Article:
such as UPFC (Unified Power Flow Controller), SPS (Static Phase Shifting Transformers) , CSC (Controlled Series Compensator) , are presented as  an  effective  tool  to  mitigate  transient  stability problems in electric power systems. These  devices are  power  electronic  based  controllers,  which  can influence  transmission  system  voltages,  currents, influence  transmission sys-tem  voltages,  currents, impedances  and/or  phase  angle  rapidly.  Thus FACTS devices  (or  controllers)  can  improve  both the security and flexibility of a power system. This paper presents the capability of IPC (Interphase Power Controller)    as  a  mean  for power  stability  improvement.  Concerning  this  matter,  it  is  necessary  to  replace  the  conventional PST  (Phase  Shifting  Transformer)  with  the  static PST  (SPS).  The  result  of  these  changes  is  a  new FACTS  device,  which  is  referenced  to  it  as Thyristor Controlled IPC or TC-IPC.

One of the problems for interconnected power sys-tems is overrating of circuit breakers and associated substation equipment due to short circuit level. Con-ventional options to decrease the short circuit levels are splitting existing bus into two or more sections, addition of series reactors in transmission lines and using transformers with high impedance or replacing over-duty substation circuit breakers and associated equipments. However, none of the above methods provide additional transmission capability or ability to control and redirect the power flow.
Splitting an existing bus into more than one section decreases the substation fault problem in a relatively costeffective manner, but operating flexibility and re-liability will be decreased. In practice, it may be difficult to obtain permission to change the existing bus configuration. Series reactors can neither completely eliminate the fault current contributions nor efficiently reduce the transmission constraints. At normal condi-tions, series reactors absorb reactive power. Under heavy loading conditions, this solution can make more problems for voltage regulation. Replacing the under-rated circuit breakers and associated substation equipments with higher interrupting devices, is another method to overcome the fault duty problem . Depending on voltage levels, the number of circuit breakers involved and desired new rating for the breakers, the replacement of breakers can be expensive. In addition, scheduling large number of circuit breaker re-placements imposes planning and engineering chal-lenges.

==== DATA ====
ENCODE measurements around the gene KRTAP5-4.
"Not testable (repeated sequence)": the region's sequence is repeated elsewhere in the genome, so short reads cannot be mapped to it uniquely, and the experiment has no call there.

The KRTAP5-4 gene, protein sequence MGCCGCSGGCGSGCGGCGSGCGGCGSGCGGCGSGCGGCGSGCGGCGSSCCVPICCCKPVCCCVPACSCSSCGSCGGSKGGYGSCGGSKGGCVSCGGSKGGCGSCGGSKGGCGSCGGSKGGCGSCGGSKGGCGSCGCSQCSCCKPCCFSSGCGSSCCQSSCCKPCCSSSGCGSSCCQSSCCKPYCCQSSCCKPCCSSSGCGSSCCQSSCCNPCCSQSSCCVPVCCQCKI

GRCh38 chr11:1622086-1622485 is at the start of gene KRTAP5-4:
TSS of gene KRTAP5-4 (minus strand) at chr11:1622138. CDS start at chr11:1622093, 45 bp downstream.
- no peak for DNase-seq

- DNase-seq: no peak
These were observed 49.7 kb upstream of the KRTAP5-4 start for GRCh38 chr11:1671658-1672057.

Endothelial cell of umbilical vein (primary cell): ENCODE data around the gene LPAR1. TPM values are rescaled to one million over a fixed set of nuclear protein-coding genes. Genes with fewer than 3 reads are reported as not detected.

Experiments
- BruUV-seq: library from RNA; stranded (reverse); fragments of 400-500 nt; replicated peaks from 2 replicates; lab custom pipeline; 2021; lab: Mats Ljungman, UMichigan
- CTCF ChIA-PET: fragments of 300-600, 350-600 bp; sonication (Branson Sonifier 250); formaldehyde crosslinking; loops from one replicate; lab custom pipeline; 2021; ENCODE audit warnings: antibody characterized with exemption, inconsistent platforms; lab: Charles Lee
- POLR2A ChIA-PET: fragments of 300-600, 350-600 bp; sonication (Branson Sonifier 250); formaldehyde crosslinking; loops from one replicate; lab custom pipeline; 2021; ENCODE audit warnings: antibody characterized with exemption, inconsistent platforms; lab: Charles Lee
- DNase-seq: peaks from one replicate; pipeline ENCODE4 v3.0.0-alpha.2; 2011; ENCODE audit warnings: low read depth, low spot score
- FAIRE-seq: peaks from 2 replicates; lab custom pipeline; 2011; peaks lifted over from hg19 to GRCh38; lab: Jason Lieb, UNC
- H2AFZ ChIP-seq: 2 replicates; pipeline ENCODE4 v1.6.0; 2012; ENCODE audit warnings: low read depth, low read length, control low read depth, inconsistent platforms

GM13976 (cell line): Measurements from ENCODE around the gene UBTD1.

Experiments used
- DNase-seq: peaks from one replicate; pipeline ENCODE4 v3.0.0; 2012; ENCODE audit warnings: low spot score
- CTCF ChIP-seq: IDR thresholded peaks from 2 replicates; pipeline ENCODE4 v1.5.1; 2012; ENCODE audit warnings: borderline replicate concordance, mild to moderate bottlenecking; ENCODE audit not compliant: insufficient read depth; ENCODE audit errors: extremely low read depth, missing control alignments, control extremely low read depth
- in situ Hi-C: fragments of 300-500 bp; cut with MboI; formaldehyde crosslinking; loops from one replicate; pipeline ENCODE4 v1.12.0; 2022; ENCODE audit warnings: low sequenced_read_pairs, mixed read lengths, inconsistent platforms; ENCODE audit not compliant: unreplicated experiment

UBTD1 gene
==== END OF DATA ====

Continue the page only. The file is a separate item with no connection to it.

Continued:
Some new techniques for fault limitation such as se-ries compensation, flexible alternative current trans-mission systems (FACTS), phase shifting transformer (PST) or Inter phase Power Controller (IPC) in an exist-ing substation can be very attractive options. In the present thesis, the role of IPC is discussed .
The basic design goal in IPC technology is to find passive solutions to fundamental frequency problems. Power electronics modules can be added in situations where rapid control action is required to damp oscilla-tions or prevent excessive voltage variations. Hence, basic IPC solutions utilize only conventional equip-ment, such as capacitors, inductors and phase-shifting transformers. They generate no harmonics and have no commutation losses. Robustly built, they require much less maintenance than power electronics-based devices.
The IPC does not have a fixed configuration, being more a technology for creating different and innovative power flow controllers with diverse characteristics and configurations. Generically, it is a seriesconnected device consisting of two parallel branches, each with an impedance in series with a phase-shifting element (Figure 1). The four design parameters (two impedances and two phase shifts) allow enormous design flexibility and make a wide variety of applications possible. Because of the different characteristics these IPC applications can have, they have their own specific names.